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French author argues ‘halal’ is a recent invention

The French anthropologist Florence Bergeaud-Blackler argues in her book, Le marché halal ou l'invention d'une tradition [The Halal Market or the Invention of a Tradition] that strict Islamic dietary laws were invented by multinational corporations.

Published: July 5, 2017, 11:31 am

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    Bergeaud-Blackler says that the “halal” food label, which is religiously permitted food for Muslims, was “recently invented” for a potential commercial market, in a collusion between Iranians and the multinational agrifood industry. In an interview with the French daily newspaper, Libération, she said:

    “I speak of invention of the ‘halal market’ in the sense that we are not dealing with an ancient tradition imported from Muslim countries. The halal market never existed in the Muslim world until food ‘big business’ created it and exported it. The halal convention was born in the 70s and 80s. At this time, two ideologies triumphed on the international scene: on the one hand, Muslim fundamentalism, including the proclamation of the Islamic Republic of Iran in 1979, and, on the other hand, neo-liberalism, with Thatcher and Reagan. This convergence, unscheduled and unexpected, would allow these two ideologies to work together to establish a halal food industrial protocol”.

    According to Bergeaud-Blackler, halal food, for centuries, had only been the prohibition of pork. All food, with the exception of pork, that had been produced both locally and non-locally, by “People of the Book” [Christians and Jews] was considered halal.

    However after the Iranian Revolution in 1979, halal became a food requirement sanctified by economic interests. In the 1970s, Iran and Saudi Arabia, engaged in a competition to spread their vision of Islam throughout the world, were aided by multinationals such as Nestlé, to set up the large global halal food market.

    A report by Thomson Reuters and DinarStandard estimated the halal food market in 2014 at $1.37 trillion, representing almost a fifth of the total food and beverage market worldwide, and an increase of 6.2 percent compared to 2013.

    “In Europe, the halal market is growing at an estimated annual rate of between 10-20 percent. It is a demand driven by a general desire for Sharia compliance among a growing Muslim population,” says Paulius Kuncinas, business analyst and managing editor at Oxford Business Group.

    Nestlé is currently number one worldwide, followed by Aldo’s, Cadbury, Kraft, Kellogg’s and others. Fast food outlets such as McDonald’s, Burger King, Red Rooster, KFC and Subway also have an halal meat option.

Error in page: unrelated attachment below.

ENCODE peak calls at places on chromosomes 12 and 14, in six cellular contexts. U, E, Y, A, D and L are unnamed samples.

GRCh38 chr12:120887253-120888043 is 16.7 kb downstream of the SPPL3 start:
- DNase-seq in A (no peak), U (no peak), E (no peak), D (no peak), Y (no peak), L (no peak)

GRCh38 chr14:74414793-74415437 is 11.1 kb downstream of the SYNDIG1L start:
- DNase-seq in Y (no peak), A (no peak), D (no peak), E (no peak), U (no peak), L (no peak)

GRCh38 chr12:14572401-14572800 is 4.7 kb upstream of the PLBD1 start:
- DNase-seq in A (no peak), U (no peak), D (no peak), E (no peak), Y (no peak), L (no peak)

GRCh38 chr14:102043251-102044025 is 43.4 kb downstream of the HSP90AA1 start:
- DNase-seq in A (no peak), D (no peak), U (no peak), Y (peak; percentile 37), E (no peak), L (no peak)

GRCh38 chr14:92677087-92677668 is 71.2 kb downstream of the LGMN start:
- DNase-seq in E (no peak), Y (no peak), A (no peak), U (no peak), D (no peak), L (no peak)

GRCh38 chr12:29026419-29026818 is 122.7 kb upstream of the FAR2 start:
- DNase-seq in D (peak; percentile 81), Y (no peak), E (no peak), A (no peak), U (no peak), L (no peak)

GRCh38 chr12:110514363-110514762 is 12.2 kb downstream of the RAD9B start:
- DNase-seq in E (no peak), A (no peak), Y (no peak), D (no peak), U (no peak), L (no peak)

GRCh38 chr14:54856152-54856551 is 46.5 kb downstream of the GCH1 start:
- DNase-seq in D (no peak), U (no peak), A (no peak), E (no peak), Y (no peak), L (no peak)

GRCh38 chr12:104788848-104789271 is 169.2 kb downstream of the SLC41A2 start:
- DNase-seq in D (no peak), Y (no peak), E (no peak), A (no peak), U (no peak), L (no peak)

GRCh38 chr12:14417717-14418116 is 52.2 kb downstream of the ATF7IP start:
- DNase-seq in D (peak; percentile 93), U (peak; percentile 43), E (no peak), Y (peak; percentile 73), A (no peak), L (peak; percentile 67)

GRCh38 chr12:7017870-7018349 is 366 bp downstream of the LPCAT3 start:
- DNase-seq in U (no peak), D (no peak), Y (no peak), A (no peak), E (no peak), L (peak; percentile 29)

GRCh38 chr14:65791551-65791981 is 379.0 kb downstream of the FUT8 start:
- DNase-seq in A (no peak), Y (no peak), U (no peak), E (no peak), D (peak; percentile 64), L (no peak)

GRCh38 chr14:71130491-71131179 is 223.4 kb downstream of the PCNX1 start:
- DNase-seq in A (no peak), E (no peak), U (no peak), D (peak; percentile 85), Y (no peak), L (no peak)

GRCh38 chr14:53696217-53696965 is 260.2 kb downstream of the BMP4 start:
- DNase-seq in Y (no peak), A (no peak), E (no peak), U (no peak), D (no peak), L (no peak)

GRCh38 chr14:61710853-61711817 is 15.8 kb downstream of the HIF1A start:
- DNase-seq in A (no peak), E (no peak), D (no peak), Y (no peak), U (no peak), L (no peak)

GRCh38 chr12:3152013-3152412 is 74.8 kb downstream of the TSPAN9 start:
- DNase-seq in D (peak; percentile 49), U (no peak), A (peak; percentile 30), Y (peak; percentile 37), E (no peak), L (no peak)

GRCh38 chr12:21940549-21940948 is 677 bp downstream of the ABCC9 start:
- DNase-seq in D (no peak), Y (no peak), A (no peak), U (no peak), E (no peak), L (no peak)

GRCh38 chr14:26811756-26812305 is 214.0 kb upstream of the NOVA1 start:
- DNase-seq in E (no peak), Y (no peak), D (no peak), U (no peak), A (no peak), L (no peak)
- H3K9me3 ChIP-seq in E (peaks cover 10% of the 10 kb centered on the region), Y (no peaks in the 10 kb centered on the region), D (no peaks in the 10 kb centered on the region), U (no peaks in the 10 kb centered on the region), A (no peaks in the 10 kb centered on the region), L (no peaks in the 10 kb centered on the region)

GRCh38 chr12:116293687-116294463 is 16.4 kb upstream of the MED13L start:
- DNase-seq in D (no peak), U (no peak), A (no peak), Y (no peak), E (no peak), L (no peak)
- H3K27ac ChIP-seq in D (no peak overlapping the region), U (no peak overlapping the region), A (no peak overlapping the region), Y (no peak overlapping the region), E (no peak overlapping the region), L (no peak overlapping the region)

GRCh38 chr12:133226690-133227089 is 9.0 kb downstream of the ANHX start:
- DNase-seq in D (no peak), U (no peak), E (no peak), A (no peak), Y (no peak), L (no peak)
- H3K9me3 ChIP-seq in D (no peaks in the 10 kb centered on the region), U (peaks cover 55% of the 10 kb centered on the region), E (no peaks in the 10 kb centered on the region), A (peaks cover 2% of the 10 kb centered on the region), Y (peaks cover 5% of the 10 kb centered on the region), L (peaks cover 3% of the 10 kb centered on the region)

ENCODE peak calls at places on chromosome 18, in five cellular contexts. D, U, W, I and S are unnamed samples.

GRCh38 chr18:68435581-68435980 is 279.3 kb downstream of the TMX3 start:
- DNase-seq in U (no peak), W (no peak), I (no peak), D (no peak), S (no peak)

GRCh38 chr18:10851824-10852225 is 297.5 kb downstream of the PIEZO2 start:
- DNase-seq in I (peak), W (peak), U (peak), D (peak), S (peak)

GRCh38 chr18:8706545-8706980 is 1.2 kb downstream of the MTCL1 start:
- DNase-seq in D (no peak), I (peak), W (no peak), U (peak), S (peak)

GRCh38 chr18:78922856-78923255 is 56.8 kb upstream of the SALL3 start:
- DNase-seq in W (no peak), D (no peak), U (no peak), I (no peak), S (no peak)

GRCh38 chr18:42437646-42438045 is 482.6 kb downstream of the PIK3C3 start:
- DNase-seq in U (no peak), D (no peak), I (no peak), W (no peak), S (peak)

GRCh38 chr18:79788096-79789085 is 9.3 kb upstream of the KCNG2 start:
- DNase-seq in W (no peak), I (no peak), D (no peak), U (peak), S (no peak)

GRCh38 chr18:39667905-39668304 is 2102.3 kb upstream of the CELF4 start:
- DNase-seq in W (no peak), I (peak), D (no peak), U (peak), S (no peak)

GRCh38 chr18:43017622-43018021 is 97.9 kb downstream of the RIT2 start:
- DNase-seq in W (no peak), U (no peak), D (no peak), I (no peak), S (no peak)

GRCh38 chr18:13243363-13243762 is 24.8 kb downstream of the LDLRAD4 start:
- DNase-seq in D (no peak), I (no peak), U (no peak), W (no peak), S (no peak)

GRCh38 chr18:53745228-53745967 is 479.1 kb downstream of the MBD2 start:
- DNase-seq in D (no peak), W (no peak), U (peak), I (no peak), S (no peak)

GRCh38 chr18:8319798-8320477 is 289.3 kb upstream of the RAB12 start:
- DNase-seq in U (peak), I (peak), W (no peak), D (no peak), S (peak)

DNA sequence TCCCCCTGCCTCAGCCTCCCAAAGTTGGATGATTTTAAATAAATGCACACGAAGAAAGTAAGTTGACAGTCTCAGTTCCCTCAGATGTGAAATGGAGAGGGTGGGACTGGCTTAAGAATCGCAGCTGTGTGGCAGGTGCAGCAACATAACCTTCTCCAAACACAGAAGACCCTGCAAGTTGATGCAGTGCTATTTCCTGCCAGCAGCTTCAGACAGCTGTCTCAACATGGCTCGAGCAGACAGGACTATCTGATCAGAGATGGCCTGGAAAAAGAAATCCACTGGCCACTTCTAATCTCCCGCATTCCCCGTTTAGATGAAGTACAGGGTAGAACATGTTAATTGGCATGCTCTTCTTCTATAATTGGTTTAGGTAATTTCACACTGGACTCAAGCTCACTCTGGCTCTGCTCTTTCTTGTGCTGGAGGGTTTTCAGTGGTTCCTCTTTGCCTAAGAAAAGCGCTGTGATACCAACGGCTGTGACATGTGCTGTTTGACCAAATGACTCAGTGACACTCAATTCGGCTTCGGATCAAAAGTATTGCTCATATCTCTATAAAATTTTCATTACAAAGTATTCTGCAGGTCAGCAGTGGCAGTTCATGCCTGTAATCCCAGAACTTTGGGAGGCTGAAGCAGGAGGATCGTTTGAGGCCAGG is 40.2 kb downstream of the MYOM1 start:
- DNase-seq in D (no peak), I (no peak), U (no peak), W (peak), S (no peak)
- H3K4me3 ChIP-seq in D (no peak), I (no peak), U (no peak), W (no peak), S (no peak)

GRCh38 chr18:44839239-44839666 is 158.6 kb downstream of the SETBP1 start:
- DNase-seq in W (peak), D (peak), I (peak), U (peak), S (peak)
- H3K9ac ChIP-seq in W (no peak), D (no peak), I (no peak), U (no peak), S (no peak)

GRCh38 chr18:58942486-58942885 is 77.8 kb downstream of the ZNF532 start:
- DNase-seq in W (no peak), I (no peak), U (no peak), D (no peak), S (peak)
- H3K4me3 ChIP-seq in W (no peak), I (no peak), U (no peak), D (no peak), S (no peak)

Agrifood businesses helped to separate Muslims and non-Muslims food in European countries. “Splitting in two the space between what is permitted and what is not, creates a certain social anxiety and leads to a behavior of avoidance. When you eat exclusively halal, you do not invite home non-halal people, for fear this person will invite you in return. These patterns of avoidance combine with speech that rejects of “impure” food. The confusion between halal and purity is disturbing.”

    Gilles Kepel, professor at the Paris Institute of Political Studies, noted the same separation by means of nourishment: “By exacerbating the question of halal, the political actors of Islamism are leading a logic of rupture — Muslim children are incited to abandon school canteens, and this helps them to distance the youth from the school and from the nation”.

    Kepel believes halal food is the second battle Islamists are leading in France and in Europe after the veil. “Initially, halal is presented as a consumption pattern; halal is part of a demand for pluralism: we eat halal like vegan, organic or kosher. And retail companies are not mistaken: their supermarkets offer a wide range of halal products in the aisles, with an estimated market of 5 billion euros…. the political actors of Islamism… see halal as an opportunity for community control and they strive to radicalize and exacerbate…”

    Halal food has begun to be a major source of conflict in France. Companies face growing demands for halal food in canteens, and although they are not legally required to supply halal food, many companies fear that if they do not comply with the demands, they will be called “racist”.

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